Response of pests of brassicae and their parasitoids to synthetic and natural feeding deterrents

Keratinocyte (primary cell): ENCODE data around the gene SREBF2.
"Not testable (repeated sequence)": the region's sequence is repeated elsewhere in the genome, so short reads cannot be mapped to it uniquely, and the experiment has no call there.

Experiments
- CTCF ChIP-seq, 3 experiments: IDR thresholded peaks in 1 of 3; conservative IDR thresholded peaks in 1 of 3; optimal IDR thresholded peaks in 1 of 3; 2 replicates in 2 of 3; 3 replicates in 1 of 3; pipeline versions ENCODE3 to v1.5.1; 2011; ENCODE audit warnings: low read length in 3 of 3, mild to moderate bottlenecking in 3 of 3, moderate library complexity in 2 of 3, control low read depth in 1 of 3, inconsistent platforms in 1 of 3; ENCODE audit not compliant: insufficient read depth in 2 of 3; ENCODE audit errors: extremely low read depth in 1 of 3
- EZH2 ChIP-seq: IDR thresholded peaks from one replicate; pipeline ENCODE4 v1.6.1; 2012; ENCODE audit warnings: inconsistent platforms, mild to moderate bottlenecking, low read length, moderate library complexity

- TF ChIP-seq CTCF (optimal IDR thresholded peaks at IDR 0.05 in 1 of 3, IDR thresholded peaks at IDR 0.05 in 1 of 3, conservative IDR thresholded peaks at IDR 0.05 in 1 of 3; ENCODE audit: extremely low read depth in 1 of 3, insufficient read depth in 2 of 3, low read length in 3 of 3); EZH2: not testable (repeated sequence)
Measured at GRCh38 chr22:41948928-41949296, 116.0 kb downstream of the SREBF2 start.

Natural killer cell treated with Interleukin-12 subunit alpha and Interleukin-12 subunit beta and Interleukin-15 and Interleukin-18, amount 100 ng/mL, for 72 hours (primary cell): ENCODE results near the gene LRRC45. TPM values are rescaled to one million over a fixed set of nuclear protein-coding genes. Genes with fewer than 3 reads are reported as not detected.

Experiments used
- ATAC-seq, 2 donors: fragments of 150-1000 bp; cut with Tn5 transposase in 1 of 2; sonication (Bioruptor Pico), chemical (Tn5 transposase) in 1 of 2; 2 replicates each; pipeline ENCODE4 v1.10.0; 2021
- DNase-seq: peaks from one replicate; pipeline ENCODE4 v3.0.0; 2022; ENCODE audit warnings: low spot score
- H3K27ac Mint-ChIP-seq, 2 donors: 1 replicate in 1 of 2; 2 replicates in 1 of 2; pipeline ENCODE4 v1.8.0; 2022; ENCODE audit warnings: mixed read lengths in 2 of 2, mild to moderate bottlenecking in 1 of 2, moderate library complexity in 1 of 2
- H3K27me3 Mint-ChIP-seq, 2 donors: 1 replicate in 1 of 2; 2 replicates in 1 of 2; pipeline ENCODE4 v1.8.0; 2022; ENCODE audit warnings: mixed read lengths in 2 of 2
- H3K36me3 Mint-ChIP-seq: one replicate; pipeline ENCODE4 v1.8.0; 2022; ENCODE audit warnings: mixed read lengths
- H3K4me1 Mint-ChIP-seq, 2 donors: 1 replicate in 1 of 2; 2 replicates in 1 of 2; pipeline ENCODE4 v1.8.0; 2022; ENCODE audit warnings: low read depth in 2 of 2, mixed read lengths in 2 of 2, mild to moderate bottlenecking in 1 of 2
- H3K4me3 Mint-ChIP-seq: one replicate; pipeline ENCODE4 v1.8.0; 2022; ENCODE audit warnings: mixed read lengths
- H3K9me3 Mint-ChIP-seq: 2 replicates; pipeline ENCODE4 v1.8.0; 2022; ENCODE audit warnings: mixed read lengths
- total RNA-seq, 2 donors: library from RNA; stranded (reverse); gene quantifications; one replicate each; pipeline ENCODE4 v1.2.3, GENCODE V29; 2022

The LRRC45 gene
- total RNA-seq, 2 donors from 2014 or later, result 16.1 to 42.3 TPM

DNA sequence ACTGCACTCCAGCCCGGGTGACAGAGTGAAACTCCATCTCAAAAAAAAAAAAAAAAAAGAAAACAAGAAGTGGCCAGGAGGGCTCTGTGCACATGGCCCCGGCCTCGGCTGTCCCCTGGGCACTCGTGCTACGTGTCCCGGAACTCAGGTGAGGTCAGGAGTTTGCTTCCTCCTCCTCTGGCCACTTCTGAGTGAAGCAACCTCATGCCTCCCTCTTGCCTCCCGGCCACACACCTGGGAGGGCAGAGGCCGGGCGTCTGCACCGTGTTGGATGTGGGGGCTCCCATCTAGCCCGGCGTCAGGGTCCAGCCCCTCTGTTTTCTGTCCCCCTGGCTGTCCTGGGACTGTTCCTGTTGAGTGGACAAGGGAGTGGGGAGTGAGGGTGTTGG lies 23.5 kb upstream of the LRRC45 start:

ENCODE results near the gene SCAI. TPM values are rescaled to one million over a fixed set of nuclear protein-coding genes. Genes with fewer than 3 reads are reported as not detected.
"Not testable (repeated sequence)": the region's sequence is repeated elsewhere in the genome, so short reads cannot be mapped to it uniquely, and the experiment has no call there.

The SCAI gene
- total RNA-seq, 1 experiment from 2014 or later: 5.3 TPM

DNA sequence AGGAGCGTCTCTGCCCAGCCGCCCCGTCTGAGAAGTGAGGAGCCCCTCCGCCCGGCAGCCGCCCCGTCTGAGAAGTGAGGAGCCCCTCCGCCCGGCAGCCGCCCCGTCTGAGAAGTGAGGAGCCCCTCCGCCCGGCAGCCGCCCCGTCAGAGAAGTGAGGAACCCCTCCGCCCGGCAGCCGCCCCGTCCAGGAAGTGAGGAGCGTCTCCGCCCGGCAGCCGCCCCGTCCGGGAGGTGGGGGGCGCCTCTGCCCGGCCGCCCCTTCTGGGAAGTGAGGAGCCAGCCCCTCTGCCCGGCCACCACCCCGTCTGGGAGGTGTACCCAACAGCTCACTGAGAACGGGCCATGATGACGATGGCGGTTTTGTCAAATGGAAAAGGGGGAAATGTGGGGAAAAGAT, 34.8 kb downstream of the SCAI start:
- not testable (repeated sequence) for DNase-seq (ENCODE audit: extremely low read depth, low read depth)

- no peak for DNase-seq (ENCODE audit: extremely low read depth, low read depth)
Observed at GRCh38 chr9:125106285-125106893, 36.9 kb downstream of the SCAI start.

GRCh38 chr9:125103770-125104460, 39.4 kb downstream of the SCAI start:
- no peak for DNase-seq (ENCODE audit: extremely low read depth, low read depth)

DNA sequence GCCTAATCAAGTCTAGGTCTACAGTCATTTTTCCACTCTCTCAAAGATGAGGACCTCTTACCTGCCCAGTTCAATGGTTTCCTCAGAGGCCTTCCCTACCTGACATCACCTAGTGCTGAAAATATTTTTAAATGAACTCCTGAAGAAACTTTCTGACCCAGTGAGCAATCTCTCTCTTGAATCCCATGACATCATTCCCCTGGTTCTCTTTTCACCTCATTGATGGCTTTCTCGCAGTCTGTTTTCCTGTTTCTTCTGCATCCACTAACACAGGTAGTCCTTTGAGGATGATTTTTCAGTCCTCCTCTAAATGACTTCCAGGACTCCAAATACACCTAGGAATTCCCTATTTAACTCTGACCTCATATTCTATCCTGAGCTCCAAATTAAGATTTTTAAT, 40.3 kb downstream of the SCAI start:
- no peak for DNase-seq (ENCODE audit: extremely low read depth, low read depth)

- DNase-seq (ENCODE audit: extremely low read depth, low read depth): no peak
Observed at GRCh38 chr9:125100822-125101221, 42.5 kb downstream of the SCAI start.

Antifeedants and growth regulators have potential as alternatives to conventional methods of insect pest control. As with conventional chemicals it is important to consider their effects on natural enemies of the pests. The aim of this project was to determine whether the bitter-tasting synthetic chemical denatonium benzoate as an antifeedant and compare with neem derivatives. Other aims were to investigate their effect on parasitoids and the field infestation of cabbage pests. Denatonium benzoate is systemic and had no contact effect but acted as an antifeedant on a generalist sap feeder Myzus persicae and reduced the survival, fecundity, and lifespan. Neem derivatives, Azatin EC and Pestistat R were more effective of which Azatin EC was the most effective. Antifeedants further reduced the fecundity and survival when parasitized with its parasitoid, Aphidius matricariae and neem derivatives had adverse effects on both aphid and the parasitoid. Denatonium benzoate and Pestistat R with a specialist leaf feeder, Pieris brassicae and all antifeedants with Plutella xylostella (generalist leaf feeder) and Chrysodeixis eriosoma (specialist brassica leaf feeder) reduced the leaf area consumed and it was inversely proportional to the concentration. The highest leaf area consumption was in denatonium benzoate and the lowest in Pestistat R. Higher azadirachtin concentrations were detrimental but denatonium benzoate was safer to the larval parasitoid, Cotesia plutellae. Denatonium benzoate and Azatin EC reduced field infestation of M. persicae, P. xylostella and C. eriosoma in Peradeniya, Sri Lanka and Azatin EC was the most effective. Denatonium benzoate acts as an antifeedant against cabbage pests and safer towards parasitoids hence can be used in integrated pest management programmes. Neem derivatives are comparatively more effective on pests but harmful to parasitoids. Denatonium benzoate and Azatin EC effectively reduced the pest infestation under field conditions.